Sunday, April 05, 2009

The New York Times on the Precipice |

Many people are rooting for Arthur Sulzberger, and many people like him. It can be hard to persuade those who know him to talk candidly on the record. For this story, Arthur stuck by his decision to get out of the business of being interviewed, and he also declined to permit his employees to talk to me. Nevertheless, many did. I interviewed dozens of current and former Times reporters, editors, and business managers, as well as industry analysts, academics, and editors and publishers at rival newspapers. Nearly every one of them hopes that Arthur will succeed. Few expect that he can.

Only two years ago the New York Times Company moved into a new skyscraper on Eighth Avenue designed by Renzo Piano. Its façade rises into the clouds like an Olympian column of gray type. Whether owing to hubris or sheer distraction, the erection of a new headquarters often seems to spell trouble for corporations, and many had questioned the wisdom of this investment. The new Times building has now been sold, one more measure to relieve the company’s mounting debt. Eyeing the handsome grove of birch trees planted in its soaring atrium, one reporter told me, “We used to joke about how many trees died for a story. Now we ask, How many stories died for those trees?”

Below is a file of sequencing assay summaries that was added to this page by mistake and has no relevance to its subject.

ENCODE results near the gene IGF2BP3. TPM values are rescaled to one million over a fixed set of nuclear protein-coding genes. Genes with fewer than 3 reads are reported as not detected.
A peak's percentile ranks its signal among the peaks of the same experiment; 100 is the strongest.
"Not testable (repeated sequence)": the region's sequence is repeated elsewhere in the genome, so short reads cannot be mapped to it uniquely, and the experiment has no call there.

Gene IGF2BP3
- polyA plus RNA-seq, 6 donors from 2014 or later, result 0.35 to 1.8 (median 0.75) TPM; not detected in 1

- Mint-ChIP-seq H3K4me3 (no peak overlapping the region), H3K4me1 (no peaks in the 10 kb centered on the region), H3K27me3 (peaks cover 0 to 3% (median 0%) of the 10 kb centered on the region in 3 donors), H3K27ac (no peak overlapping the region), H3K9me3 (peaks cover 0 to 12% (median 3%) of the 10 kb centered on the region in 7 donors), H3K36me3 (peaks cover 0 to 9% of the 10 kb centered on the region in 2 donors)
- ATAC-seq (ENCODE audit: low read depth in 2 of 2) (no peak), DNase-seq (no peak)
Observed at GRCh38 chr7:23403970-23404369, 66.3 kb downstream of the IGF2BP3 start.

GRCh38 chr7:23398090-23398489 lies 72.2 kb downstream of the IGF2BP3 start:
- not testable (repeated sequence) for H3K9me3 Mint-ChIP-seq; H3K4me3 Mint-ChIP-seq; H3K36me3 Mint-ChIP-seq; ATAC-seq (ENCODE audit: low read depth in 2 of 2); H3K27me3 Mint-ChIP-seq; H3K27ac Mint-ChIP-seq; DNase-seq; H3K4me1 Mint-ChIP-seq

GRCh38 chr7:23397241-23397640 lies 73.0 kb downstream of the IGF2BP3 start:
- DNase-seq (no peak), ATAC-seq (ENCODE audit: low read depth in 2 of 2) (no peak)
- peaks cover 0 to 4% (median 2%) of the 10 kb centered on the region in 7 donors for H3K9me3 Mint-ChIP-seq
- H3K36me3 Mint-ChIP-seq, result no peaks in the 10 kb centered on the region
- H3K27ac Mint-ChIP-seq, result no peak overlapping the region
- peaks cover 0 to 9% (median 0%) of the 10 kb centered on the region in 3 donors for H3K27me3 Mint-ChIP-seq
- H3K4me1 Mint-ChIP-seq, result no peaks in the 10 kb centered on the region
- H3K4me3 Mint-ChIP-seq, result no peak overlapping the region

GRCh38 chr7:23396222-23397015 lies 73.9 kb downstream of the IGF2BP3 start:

2:02 PM